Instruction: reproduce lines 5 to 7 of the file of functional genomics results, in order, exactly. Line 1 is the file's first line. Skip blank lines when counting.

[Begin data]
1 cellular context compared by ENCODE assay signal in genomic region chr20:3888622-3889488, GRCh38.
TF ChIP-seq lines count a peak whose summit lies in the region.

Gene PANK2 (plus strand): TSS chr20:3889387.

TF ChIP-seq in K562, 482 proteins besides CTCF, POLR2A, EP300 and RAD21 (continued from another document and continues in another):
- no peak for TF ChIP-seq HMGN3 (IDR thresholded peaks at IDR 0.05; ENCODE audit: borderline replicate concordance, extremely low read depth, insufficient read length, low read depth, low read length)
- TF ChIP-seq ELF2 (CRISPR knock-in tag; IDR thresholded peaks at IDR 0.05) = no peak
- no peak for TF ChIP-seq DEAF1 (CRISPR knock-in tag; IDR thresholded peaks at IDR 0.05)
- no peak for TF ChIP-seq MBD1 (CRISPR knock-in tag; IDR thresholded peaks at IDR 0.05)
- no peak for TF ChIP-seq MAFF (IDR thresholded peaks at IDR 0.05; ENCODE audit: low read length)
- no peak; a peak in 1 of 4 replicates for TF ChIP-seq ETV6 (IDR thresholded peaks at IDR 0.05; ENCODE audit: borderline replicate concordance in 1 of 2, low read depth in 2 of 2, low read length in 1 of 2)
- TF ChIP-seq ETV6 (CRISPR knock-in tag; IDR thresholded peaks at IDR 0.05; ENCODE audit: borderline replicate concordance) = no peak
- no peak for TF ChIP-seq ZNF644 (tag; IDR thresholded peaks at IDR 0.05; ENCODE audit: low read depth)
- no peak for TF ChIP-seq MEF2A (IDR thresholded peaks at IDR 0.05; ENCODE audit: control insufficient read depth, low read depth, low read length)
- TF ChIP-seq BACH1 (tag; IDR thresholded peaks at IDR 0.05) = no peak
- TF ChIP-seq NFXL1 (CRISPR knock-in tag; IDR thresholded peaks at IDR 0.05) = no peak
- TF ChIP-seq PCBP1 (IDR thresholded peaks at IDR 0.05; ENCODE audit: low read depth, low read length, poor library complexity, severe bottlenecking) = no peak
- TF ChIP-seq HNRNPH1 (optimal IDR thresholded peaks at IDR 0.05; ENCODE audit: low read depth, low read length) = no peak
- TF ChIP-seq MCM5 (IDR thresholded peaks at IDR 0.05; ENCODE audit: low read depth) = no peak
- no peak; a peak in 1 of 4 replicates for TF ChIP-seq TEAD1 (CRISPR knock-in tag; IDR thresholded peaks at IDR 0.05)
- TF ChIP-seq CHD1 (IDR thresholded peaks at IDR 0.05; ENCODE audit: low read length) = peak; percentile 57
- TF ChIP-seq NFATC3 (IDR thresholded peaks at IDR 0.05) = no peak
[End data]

- no peak for TF ChIP-seq HMGN3 (IDR thresholded peaks at IDR 0.05; ENCODE audit: borderline replicate concordance, extremely low read depth, insufficient read length, low read depth, low read length)
- TF ChIP-seq ELF2 (CRISPR knock-in tag; IDR thresholded peaks at IDR 0.05) = no peak
- no peak for TF ChIP-seq DEAF1 (CRISPR knock-in tag; IDR thresholded peaks at IDR 0.05)